Energy Insiders Are Buying As Oil Prices Face Hard Landing

Oil prices are heading southward on the global supply glut. OPEC countries are planning to raise production levels shortly that could disrupt the supply-demand balance. In fact, concerns about increased output amplified due to Chinese tariffs on energy imports from the United States.

Fall in oil prices are a dampener for energy stocks. But why are energy sector insiders buying again? That is because there are several underlying factors that are expected to push oil prices upward in the near term.

Before we look at the factors and stocks that insiders are buying, let’s look at what is dragging oil prices down for the time being.

OPEC and its Allies Agree to Boost Output

OPEC and its allies including Russia had decided to hold back output by nearly 1.8 million barrels a day beginning in 2017. That agreement is, however, set to expire by the end of this year. In fact, major oil producers will meet on Jun 22 in Vienna to decide the fate of further oil production. Saudi Arabia, the de facto leader of the OPEC is considering a production boost of 500,000 to 1 million barrels a day. The Saudis have already raised output level last month by 100,000 barrels a day. Russia too is contemplating an increase of about 1.5 million barrels a day, as per commodity analysts led by Eugen Weinberg at Commerzbank.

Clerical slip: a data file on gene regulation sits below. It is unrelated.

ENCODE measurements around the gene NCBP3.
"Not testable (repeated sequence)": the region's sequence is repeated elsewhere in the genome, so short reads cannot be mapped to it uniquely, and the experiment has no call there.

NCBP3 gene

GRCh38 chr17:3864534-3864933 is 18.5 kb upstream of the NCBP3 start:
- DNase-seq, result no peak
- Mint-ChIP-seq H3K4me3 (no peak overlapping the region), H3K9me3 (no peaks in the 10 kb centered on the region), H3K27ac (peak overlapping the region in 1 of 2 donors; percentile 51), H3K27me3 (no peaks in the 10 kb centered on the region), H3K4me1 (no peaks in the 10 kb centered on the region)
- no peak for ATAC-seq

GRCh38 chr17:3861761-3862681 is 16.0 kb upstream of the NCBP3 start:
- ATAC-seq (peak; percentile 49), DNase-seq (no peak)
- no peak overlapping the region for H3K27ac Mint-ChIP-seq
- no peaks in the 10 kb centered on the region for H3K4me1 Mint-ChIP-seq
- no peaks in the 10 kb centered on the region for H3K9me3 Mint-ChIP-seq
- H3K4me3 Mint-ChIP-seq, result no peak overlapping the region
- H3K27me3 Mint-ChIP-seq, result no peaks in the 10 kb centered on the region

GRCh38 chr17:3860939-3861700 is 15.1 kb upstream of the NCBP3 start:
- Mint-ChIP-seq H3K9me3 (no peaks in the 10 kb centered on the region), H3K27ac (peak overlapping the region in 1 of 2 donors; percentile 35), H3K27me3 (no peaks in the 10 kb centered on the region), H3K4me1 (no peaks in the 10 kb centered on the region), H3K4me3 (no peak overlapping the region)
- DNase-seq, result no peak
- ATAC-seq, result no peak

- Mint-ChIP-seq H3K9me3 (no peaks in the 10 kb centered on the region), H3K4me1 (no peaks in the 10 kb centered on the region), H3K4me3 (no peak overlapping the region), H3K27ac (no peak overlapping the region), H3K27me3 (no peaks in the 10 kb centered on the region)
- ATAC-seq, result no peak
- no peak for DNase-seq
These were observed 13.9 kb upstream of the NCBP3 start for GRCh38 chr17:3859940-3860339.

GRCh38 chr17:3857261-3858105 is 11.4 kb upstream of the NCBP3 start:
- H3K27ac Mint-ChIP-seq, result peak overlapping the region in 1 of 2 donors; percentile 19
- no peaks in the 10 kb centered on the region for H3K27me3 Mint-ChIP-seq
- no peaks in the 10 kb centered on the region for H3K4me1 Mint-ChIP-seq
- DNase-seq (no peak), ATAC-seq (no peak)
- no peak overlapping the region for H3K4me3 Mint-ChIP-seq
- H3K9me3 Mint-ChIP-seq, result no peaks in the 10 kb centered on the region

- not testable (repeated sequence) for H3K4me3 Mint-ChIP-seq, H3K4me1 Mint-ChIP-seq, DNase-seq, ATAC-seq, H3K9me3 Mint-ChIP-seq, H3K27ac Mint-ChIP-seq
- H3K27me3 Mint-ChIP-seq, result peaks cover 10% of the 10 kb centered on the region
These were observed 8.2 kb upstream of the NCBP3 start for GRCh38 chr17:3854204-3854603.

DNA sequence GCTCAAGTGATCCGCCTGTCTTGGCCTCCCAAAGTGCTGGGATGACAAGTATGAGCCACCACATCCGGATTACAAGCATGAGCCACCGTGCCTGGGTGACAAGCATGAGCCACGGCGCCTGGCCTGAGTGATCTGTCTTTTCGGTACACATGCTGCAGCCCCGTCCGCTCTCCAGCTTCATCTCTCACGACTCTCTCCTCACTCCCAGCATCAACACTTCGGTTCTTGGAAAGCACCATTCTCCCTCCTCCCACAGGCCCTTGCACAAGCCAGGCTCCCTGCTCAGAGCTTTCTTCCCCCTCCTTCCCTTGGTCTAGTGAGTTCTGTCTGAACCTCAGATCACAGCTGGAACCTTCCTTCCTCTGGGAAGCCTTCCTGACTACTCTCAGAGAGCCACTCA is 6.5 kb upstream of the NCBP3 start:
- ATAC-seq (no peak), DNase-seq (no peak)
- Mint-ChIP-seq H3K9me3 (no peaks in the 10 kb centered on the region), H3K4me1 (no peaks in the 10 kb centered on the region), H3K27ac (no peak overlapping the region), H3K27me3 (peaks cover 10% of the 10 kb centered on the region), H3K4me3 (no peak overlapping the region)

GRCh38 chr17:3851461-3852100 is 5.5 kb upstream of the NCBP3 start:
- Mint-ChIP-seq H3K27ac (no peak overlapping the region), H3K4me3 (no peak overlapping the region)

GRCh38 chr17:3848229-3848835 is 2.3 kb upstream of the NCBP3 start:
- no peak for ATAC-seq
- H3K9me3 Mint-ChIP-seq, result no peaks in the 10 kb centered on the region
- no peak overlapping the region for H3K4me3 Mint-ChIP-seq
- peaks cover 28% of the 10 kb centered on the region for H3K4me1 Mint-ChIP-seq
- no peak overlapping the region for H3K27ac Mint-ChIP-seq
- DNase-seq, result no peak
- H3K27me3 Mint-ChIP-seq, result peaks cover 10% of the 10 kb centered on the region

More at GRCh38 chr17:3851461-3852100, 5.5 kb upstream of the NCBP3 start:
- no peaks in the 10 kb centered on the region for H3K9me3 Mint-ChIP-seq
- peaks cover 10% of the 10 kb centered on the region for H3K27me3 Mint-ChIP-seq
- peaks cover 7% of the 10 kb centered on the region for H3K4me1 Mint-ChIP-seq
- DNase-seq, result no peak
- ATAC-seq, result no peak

U.S. crude production, in the meantime, is forecast to touch an annual record of 10.79 million barrels a day this year, according to the Energy Information Administration (EIA). Data from oil-field services firm Baker Hughes additionally revealed that the number of active U.S. rigs drilling for oil, better known as the gauge of domestic production activity, rose by 1 to 863 last week, leading to the fourth-straight weekly jump.

This oil supply glut has weakened oil prices. The West Texas Intermediate crude, the U.S. benchmark traded on the New York Mercantile Exchange, declined by $1.83, or 2.8%, to settle at $65.06 a barrel on Jun 15, while the Brent crude, the global benchmark lost $2.50, or 3.4%, to reach $73.44 a barrel.

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Disclosure: contains statements and statistics that have been obtained from sources believed to be reliable but are not guaranteed as to accuracy or completeness. References to any specific ...

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